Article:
Many of you have asked about a phrase in the new song Gone, by Elevation worship.
The phrase in question is one we repeat several times, “I am the righteousness of God.” Which seems an odd to say, and rightfully so. After all God is the righteous one - as proven by His covenant faithfulness in the life, death and resurrection of Jesus. So why is this OK to be singing, “I am the righteousness of God”?
One reason is that the exact phrase comes from a passage in 2 Corinthians 5:21 which reads:
God made him who had no sin to be sin for us, so that in him we might become the righteousness of God.
First, I’ll go out on a limb to say what I think the lyricists are getting at. In keeping with the message of our sins being gone, I believe their instinct is to make this a statement about our virtue or a status that makes us righteous before God. This is a hot topic in theological circles and there are different camps for interpreting this statement.
One camp believes it means an actual state of moral rightness before God. That God by grace empowers us to be fully and actually obedient to him (imparted righteousness). Another camp believes it means a state of moral rightness which is only our reality because God by grace calls us righteous and treats us as though we are (imputed righteousness).
If I understand the theological leanings of Elevation worship, I believe they understand this phrase to mean that God has imputed His righteousness to us.
If a discussion about imputed and imparted righteousness isn’t complex enough, I’ll throw a different brand of wrench in the works. Both of these meanings are an odd fit when you look at the whole of Paul’s statement in 2 Corinthians. It would be like talking with a friend for the purpose of healing some misunderstandings in your relationship and then at a key moment saying, “I like eggs.”
That kind of odd. Allow me to “splain.”
When reading the whole letter of 2 Corinthians you realize Paul is trying to smooth out what’s turned into a rough relationship with the people of the church. This letter follows a “sorrowful visit”(2:1) and an earlier “painful letter” (2:4) possibly rebuking the church members for the way they treated him during the sorrowful visit and urging them toward reconciliation. He longs to go back to them once again to make things right, but for now he can’t, and so this letter will have to do.
He knows the people of the church at Corinth are so steamed at him they aren’t even sure they want him to visit again. If he does, his personal authority is so eroded in their eyes that they want him to bring new “letters of recommendation” (3:1) from other reputable apostles. 1 Corinthians tells us they’ve decided his personal presence and speaking style were now out of line with what they wanted in a leader in an up-market city like Corinth. And most painful of all, they are questioning whether he really is an apostle, someone truly sent by God. If Paul is an apostle, he certainly doesn’t fit the mold of one with the kind of blessed life the people of Corinth would expect.
If Paul is ever to see them again, he has to defend himself. He is not playing at being an apostle – he is an apostle. A suffering apostle. In fact, the only letters of recommendation he needs are the very people of Corinth themselves (3:2-3) and the scars of suffering for the gospel he bears on his body (4:7-12). Suffering is what happens when a person is sent to preach a gospel of reconciliation to an unreconciled and hostile world (4:7-12), but those scars, much like the scars of Jesus, have resulted in a most amazing kind of reconciliation.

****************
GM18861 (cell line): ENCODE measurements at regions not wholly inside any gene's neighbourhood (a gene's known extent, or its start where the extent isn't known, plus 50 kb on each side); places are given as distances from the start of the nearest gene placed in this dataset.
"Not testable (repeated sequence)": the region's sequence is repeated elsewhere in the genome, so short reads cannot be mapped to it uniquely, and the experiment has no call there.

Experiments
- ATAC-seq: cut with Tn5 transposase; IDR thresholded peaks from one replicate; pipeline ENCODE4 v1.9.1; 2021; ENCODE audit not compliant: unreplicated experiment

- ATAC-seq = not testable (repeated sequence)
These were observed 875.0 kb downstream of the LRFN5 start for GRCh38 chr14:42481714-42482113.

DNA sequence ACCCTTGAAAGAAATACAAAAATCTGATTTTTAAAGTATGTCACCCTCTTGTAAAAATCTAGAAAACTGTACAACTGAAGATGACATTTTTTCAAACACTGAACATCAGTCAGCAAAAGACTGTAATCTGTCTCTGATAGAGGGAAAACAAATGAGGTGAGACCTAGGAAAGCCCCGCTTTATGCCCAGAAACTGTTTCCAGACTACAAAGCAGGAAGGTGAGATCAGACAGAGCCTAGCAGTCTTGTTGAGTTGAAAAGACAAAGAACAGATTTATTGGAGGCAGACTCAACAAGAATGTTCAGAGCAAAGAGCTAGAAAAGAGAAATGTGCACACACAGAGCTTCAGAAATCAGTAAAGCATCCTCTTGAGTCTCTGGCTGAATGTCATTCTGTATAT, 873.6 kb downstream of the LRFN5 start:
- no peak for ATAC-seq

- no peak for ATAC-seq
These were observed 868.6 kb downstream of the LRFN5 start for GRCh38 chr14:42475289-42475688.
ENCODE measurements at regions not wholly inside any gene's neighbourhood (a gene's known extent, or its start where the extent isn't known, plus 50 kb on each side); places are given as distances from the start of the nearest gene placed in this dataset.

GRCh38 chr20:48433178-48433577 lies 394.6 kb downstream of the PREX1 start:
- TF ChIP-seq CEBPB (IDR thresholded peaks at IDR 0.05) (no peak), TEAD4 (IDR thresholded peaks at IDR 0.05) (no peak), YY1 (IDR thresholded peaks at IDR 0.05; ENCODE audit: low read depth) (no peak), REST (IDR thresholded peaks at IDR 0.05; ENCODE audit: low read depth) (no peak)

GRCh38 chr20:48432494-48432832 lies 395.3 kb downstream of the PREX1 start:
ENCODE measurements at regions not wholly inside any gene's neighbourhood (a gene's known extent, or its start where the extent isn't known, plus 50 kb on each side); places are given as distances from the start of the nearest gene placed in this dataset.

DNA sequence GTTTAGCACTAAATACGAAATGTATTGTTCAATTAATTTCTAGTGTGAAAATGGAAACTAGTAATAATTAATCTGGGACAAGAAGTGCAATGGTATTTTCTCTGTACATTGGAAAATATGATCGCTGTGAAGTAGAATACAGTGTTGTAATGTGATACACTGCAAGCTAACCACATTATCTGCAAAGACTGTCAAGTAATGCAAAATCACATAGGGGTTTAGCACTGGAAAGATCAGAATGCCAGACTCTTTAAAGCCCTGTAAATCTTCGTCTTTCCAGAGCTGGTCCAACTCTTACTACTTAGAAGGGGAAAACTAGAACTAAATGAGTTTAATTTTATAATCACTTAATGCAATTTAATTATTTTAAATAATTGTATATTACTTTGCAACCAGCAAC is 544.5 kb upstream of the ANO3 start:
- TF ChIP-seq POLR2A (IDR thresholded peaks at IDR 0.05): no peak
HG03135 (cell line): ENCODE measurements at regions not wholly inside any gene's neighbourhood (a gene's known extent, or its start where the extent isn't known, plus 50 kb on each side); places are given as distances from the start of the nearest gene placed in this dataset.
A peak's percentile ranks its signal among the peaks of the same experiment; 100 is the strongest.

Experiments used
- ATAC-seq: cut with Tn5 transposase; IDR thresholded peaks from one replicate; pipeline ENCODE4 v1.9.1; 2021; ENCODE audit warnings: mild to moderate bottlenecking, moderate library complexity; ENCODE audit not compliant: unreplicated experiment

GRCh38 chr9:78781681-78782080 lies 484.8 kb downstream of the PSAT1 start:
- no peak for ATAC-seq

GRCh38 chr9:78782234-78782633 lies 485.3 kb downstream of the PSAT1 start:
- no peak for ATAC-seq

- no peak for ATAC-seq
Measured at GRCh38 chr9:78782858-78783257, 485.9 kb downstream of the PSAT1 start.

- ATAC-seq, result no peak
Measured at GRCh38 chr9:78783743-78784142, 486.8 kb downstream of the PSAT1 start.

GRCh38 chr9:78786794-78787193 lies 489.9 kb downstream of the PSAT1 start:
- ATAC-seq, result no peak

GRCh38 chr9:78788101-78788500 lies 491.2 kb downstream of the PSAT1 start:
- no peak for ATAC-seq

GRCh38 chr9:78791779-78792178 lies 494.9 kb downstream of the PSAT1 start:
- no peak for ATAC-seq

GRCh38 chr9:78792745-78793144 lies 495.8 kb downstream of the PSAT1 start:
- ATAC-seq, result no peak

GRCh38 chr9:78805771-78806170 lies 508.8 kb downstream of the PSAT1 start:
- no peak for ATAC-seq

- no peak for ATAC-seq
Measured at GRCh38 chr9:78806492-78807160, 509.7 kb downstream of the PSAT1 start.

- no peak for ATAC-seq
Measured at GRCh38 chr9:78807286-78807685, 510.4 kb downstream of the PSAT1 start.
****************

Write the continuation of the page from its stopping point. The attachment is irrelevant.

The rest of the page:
Reconciliation is already taking place in Corinth because there, as in many places, Jews and Gentiles are becoming one new humanity by worshipping Jesus together as the family of God (4:14-15). This remarkable ethnic reconciliation is proof of Jesus’ resurrection and the power of the gospel. It is why Paul tries to persuade people to follow Jesus (5:11). It is also why Paul needs to come to them so he can be reconciled to them.
So, Paul will come to them, and he will come, not to judge people from a worldly point of view but from the view of Christ’s love and new creation (5:16). It is Jesus who wants reconciliation for the whole world, and He is the one who also wants reconciliation between the people of Corinth and Paul. So, Paul prays they will be open to full reconciliation through Christ. This is why he is coming, no, it is why he’s being sent, he’s an ambassador of reconciliation.
And like any good ambassador who comes as a proxy of the dignitary who sent them he will come representing Jesus in such a full and thorough way that his very presence will be the living embodiment of God’s covenant mission, for which he uses a shorthand phrase to describe, and that phrase is, “the righteousness of God.”
So, when Paul says, “we are the righteousness of God.” He is saying, I come to you on behalf of the sinless Christ as his ambassador and when God sends people like me to be with you it is as though Jesus himself is with you, as though Jesus himself is making the appeal of reconciliation to you.
In conclusion, I’ll have to say, it is a fun song, and I get what these gifted servants of God are trying to do. They’re trying to say in Christ my sins have been washed away (and they are) and that we are now righteous before God whether by impartation or imputation (and we are).
I also think what the passage in 2 Corinthians 5:21 is actually saying is immensely more powerful but in a different way. When God uses us to share the gospel which has the power to make all things new, Jesus himself is present making that appeal through you. In fact, he took on all our sin so that in that moment you could stand as God’s ambassador, his representative. Your presence in the life of another becomes the way Jesus himself is present to that person. In that moment you are the righteousness of God.